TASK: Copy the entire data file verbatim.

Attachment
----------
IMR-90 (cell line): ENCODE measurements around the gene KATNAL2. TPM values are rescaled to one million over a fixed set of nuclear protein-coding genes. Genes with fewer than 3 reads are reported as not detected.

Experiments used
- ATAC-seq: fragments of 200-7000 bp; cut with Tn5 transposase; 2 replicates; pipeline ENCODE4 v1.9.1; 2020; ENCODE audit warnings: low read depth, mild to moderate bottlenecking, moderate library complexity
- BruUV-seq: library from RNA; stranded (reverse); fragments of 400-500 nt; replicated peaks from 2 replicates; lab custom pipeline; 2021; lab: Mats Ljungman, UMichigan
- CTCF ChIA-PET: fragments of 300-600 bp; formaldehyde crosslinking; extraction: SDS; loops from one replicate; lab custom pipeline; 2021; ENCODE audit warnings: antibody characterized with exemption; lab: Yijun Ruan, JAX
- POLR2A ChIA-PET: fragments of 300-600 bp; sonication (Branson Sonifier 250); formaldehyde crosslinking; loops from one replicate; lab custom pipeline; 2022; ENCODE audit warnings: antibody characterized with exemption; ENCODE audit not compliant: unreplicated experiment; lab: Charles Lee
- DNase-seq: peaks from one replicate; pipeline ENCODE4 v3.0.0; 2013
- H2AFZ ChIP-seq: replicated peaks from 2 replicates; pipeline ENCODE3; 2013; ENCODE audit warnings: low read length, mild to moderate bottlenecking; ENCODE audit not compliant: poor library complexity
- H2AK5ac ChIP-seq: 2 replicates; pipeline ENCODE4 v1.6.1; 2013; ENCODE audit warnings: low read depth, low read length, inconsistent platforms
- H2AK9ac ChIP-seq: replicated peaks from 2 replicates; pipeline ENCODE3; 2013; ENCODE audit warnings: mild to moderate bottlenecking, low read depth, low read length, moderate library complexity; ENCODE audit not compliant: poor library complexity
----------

IMR-90 (cell line): ENCODE measurements around the gene KATNAL2. TPM values are rescaled to one million over a fixed set of nuclear protein-coding genes. Genes with fewer than 3 reads are reported as not detected.

Experiments used
- ATAC-seq: fragments of 200-7000 bp; cut with Tn5 transposase; 2 replicates; pipeline ENCODE4 v1.9.1; 2020; ENCODE audit warnings: low read depth, mild to moderate bottlenecking, moderate library complexity
- BruUV-seq: library from RNA; stranded (reverse); fragments of 400-500 nt; replicated peaks from 2 replicates; lab custom pipeline; 2021; lab: Mats Ljungman, UMichigan
- CTCF ChIA-PET: fragments of 300-600 bp; formaldehyde crosslinking; extraction: SDS; loops from one replicate; lab custom pipeline; 2021; ENCODE audit warnings: antibody characterized with exemption; lab: Yijun Ruan, JAX
- POLR2A ChIA-PET: fragments of 300-600 bp; sonication (Branson Sonifier 250); formaldehyde crosslinking; loops from one replicate; lab custom pipeline; 2022; ENCODE audit warnings: antibody characterized with exemption; ENCODE audit not compliant: unreplicated experiment; lab: Charles Lee
- DNase-seq: peaks from one replicate; pipeline ENCODE4 v3.0.0; 2013
- H2AFZ ChIP-seq: replicated peaks from 2 replicates; pipeline ENCODE3; 2013; ENCODE audit warnings: low read length, mild to moderate bottlenecking; ENCODE audit not compliant: poor library complexity
- H2AK5ac ChIP-seq: 2 replicates; pipeline ENCODE4 v1.6.1; 2013; ENCODE audit warnings: low read depth, low read length, inconsistent platforms
- H2AK9ac ChIP-seq: replicated peaks from 2 replicates; pipeline ENCODE3; 2013; ENCODE audit warnings: mild to moderate bottlenecking, low read depth, low read length, moderate library complexity; ENCODE audit not compliant: poor library complexity